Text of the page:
Comment on historic aviation by the chief executive of the UK’s Light Aircraft Association

The Shuttleworth Collection’s Sopwith Triplane reproduction provides arguably one of the most impressive aural spectacles on the current display scene, thanks to the potency of its 130hp Clerget 9B rotary.

It was recently suggested that there are three truly inspiring sounds in the heritage world; a vintage racing car at full chat: a hard-working steam locomotive, and the sound of a Rolls-Royce Merlin at take-off power. I certainly agree, feeling airshows are as much an aural feast as a visual one.

Sadly, the past years have seen one or two of our leading soloists silenced. It is highly unlikely we’ll ever again experience a sustained rendition of the awe-inspiring ‘Vulcan howl’ when all four Rolls-Royce Olympus engines reach full power on a take-off run. The best we might hope for is a second or two of an audio sample at the start of a fast taxi by one of the running survivors, should those examples at Doncaster, Southend or Wellesbourne perform in that way again. Another sound we haven’t heard for a while is the spine-tingling ‘blue note’ emanated by the armed variants of the Hawker Hunter.

The deep howl is apparently specific only to certain marks, either created by inlet duct resonance on Avon 200- powered aircraft and, more frequently, by airflow around the gun ports of the cannonarmed versions. Here’s hoping we might one day be able to savour this sound again, from a suitable Hunter on the British air display circuit.

While not quite the ‘blue note’, you might hear a similar noise from a hardmanoeuvring North American P-51 Mustang. As with the Hunter, the sound comes from the airflow over the guns; connoisseurs tell me it is only created when the aircraft is pulling around 3g or more, as it is the offset airflow that sets up the resonance in the 0.5in Browning machine gun barrels.

The nearest analogy is the old schoolboy trick of blowing across the top of milk bottles to create a similar note.

The rasp of the rotaries fitted to many of Shuttleworth’s WW1 aircraft, combined with the ‘blipping’ of the engines to reduce power, is one of the great noises of a bygone era

At displays this summer, listen out for the contrast between the softer sound of the single-speed, single-stage supercharged Merlins fitted to the early-model Spitfires compared with the later marks, which have a more aggressive exhaust note from their high-compression, two-stage, two-speed supercharged units. Griffon-powered Spitfires, of course, have a different soundtrack again.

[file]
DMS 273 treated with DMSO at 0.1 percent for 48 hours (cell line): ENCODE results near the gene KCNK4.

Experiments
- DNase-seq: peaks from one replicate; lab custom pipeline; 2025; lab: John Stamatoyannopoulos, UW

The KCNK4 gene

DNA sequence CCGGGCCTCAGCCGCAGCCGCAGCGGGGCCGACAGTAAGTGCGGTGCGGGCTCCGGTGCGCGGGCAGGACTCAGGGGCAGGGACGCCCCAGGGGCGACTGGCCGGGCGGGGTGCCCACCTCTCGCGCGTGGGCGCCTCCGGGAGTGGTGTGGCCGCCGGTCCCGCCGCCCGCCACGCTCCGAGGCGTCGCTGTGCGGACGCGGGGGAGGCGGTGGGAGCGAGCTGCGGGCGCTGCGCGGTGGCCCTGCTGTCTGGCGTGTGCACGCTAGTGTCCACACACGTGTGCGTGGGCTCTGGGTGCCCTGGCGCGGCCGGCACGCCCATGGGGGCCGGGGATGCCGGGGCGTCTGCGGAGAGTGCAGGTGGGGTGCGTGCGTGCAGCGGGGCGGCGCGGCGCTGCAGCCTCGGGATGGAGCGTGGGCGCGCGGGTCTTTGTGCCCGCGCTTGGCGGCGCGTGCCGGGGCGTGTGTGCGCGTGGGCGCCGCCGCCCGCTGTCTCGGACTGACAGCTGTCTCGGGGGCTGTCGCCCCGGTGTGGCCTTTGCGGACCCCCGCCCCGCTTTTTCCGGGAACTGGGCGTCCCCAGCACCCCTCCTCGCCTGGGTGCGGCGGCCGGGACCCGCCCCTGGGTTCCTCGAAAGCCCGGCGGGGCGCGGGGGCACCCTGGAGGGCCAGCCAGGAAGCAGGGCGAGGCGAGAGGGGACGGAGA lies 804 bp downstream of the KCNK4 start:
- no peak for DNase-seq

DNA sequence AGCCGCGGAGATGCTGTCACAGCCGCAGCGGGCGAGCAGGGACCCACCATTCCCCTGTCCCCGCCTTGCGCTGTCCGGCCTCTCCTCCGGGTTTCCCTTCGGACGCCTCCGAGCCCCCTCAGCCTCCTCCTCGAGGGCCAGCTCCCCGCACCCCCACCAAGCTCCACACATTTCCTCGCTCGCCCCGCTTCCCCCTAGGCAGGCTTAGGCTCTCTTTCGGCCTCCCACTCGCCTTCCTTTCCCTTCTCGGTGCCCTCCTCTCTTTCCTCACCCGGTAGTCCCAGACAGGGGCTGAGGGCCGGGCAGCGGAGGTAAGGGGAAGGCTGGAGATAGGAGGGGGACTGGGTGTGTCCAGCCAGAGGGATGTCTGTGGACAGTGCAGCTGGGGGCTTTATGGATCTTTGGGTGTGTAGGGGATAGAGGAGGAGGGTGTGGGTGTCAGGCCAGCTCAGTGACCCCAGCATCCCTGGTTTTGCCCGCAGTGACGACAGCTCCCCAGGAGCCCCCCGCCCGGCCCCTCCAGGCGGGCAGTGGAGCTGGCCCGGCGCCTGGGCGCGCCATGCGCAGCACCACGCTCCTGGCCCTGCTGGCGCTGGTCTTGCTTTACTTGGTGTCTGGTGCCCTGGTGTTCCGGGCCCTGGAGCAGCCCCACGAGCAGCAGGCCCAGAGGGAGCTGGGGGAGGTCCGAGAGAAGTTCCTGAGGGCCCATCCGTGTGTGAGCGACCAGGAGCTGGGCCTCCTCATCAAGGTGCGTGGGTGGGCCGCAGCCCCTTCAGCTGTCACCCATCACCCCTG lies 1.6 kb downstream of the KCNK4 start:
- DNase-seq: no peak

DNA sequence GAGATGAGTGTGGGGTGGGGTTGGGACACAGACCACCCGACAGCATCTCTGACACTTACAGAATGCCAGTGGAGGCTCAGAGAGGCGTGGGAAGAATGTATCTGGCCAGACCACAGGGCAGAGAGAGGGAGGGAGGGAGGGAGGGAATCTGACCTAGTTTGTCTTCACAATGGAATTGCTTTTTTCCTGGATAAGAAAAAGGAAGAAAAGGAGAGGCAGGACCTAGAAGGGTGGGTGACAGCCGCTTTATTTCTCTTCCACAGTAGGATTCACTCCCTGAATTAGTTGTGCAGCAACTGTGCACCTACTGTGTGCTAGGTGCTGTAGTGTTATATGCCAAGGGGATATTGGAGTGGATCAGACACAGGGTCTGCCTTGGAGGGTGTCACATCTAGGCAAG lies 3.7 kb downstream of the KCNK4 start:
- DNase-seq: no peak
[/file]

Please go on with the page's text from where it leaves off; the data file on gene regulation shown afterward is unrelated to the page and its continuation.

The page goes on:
Interestingly, the loudest of the Rolls-Royce V12 engines are the earlier Kestrels, which power the Hawker biplanes of the 1930s. Their stub exhausts give out a real crackle, which perfectly complements the beauty and grace of perhaps the most evocative aircraft of the 1930s.

Another sound which sums up the earliest era of flying is the ‘wind in the wires’, created by the airflow through the bracing wires of vintage biplanes. This was a feature from the very earliest days of flight. Perhaps the most suitable place to enjoy it is in the air. If you are fortunate to take a Tiger Moth flight, in its final stages listen out for the whistle when the throttle is closed and the tractor-like bark of the exhaust diminishes to a series of gentle ‘pop-popping’ noises as the aircraft approaches to, one hopes, a perfect three-point arrival.

To experience ‘wind in the wires’ from the ground, one of the best places to go is the series of summer airshows at the Shuttleworth Collection at Old Warden. Perhaps the ultimate example is the Bristol Fighter, which produces a beautiful thrumming tone seemingly in harmony with the low rumble of its Rolls-Royce Falcon engine.

At Shuttleworth, the ‘wind in the wires’ is often combined with another emotive sound: the rasp of the rotary powerplants fitted to many of the World War One aircraft in the collection. That, combined with the distinctive ‘blipping’ of the engines to reduce power, is one of the truly great noises of a bygone era.